So my boss is teaching a creative writing class this spring.  Apparently she used to teach one but she says it’s been about 20 years.  I don’t know why she was given a creative writing course this semester after all those years.  I didn’t ask.  I don’t really care and I’m really not one bit curious.  I get paid no matter what she teaches, and as she’s generally a great person to work for, and is grateful for all the boringly tedious jobs I do in her stead, it’s basically all the same to me.

At first I thought, “Oh, creative writing.  This should be interesting and fun.”

The class hasn’t even started yet and I am now so sick to death of it I hope with all my soul that I will have as little to do with it as possible.

Surprised?  Me too.

Curious as to why?  Well, I’ll assume you are or you would just stop reading.

First, the textbook is absolutely written to pander to the lowest common denominator.  Now, having helped for 5 semesters with the basic freshman composition classes, I know there’s a lot of people out there who manage to make it through high school who couldn’t write a clear, coherent, grammatically correct account of pouring a bowl of Frosted Flakes for breakfast, much less make it interesting.  These people need textbooks which write in three and four letter words and studiously avoid anything exceeding two or three syllables.  They need to be told the ridiculous basics such as a complete sentence must have a noun and a verb.  But most of these students are just hoping to get through the class because it’s required for pretty much every “degree” and certificate program under the sun.  They don’t aspire to be writers.  However, this class is one students freely choose to take, presumably because they want to be writers. So, I feel they deserve and also need a higher caliber textbook; one that is going to challenge their intellect, make them think harder, one that assumes they are more than just mouth-breathing vegetables whose only experience with writing thus far is what they recently tweeted about, they need a class and a textbook that goes beyond the blatantly obvious.  This book is supposedly teaching people to be better creative writers. It kinda makes me vomit a bit in my mouth when the book is telling people things like how it’s important to use specific and descriptive words instead of vague, boring words, or how your work must exhibit tension and energy or it will not hold a reader’s interest.  I’m really sorry, but seriously?  Isn’t this kind of like saying the sky is blue?  If you really are someone who wants to be a creative writer shouldn’t this be something you instinctively understand?  In my mind it seems like if you had to be told this, you probably don’t belong in this class.  Naturally I see there is real value examining these concepts and practicing building your skill at these things, but if you don’t already realize their importance you’ve missed your calling.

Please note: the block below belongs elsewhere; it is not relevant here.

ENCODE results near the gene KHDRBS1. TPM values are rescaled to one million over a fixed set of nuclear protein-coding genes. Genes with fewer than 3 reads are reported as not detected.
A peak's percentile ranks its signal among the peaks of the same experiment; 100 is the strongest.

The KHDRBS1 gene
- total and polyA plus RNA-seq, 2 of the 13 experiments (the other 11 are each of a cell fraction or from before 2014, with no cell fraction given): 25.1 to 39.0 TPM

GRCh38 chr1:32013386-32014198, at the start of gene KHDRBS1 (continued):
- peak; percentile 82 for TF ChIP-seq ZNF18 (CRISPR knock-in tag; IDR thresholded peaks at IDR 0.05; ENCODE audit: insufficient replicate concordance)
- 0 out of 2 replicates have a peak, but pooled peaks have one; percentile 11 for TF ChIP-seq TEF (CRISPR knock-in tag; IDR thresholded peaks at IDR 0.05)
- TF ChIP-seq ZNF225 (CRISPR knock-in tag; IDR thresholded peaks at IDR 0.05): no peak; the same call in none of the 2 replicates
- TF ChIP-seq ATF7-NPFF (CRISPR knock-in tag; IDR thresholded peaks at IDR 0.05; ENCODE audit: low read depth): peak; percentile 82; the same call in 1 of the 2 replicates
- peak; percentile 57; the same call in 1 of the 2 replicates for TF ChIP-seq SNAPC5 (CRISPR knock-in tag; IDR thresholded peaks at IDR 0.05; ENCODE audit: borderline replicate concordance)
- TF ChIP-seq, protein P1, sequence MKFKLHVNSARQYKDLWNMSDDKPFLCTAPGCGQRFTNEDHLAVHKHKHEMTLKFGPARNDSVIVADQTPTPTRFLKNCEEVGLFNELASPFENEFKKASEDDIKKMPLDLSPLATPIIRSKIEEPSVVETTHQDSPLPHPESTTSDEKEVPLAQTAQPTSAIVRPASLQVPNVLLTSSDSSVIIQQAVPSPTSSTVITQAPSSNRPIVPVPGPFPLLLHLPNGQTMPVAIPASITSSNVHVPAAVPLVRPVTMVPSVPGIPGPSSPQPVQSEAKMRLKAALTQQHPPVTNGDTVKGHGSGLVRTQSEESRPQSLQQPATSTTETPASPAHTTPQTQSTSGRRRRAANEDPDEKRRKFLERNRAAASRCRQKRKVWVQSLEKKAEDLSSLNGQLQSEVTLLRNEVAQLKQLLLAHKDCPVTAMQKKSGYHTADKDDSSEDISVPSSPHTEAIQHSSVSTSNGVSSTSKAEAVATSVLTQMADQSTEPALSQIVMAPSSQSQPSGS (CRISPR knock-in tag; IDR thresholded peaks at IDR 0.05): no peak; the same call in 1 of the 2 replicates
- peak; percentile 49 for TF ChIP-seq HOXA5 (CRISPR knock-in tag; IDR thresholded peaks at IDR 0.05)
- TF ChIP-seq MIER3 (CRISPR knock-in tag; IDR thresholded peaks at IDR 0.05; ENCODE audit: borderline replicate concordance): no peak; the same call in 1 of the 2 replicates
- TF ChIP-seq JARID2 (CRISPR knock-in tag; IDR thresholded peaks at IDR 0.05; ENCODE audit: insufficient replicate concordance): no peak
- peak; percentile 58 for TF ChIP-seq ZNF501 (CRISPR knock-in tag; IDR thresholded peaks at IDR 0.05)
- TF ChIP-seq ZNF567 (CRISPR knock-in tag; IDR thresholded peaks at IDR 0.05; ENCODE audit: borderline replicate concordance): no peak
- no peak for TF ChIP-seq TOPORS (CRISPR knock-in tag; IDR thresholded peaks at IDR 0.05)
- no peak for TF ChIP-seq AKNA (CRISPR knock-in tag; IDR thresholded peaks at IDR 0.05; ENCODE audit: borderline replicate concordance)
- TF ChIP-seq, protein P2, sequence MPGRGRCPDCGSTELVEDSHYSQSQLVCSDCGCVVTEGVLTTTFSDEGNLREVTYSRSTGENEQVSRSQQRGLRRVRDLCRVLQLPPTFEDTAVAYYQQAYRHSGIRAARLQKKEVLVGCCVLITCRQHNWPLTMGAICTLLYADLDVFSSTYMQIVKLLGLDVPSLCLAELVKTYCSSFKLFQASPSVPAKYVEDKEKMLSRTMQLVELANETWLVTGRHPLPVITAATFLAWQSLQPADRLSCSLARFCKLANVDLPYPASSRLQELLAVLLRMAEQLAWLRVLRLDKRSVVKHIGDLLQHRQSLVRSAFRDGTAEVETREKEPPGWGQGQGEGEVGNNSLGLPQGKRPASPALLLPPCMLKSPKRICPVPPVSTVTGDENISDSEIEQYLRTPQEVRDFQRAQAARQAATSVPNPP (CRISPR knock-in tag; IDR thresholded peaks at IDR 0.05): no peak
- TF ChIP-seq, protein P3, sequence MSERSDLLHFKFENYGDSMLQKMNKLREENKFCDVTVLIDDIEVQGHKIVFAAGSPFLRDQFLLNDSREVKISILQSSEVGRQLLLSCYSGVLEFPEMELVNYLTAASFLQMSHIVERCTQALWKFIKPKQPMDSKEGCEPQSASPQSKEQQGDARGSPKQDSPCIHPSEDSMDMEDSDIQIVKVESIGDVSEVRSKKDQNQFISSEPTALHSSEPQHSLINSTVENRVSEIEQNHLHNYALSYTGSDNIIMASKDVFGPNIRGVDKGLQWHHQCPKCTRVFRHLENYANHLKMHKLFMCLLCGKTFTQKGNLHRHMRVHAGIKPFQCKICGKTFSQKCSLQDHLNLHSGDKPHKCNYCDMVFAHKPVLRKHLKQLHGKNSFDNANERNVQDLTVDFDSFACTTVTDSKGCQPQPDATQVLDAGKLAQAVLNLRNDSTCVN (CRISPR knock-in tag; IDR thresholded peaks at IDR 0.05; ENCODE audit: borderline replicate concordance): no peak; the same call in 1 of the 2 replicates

Secondly, it seems to me that this author chose to write this textbook on how be a creative writer because she couldn’t hack it as one herself.  Her text book is boring to read, none of the pieces she uses as examples are remotely interesting to me, and she rambles and beats the dead horse of her various points into hamburger as if she was getting paid by the word.  Furthermore, both she and her editor seem to love incomplete sentences and, while I am definitely not an expert on comma placement, even I want to gouge my eyes out at all the superfluous commas not to mention all the dashes and miscellaneous and unnecessary punctuation sprinkled with great abandon throughout the text.  As my “job” over the holiday break was to type all the practice assignments and exercises in the textbook so my boss will be able to upload them to the online classroom, both myself and Microsoft’s grammar checker are having bona fide conniption fits at all these grammar and linguistic inconsistencies.   I have four more chapters to transcribe.  I hope the grammar checker doesn’t decide to crash and take MS Word with it, but, on the other hand, then I’d be able to get out of finishing this project.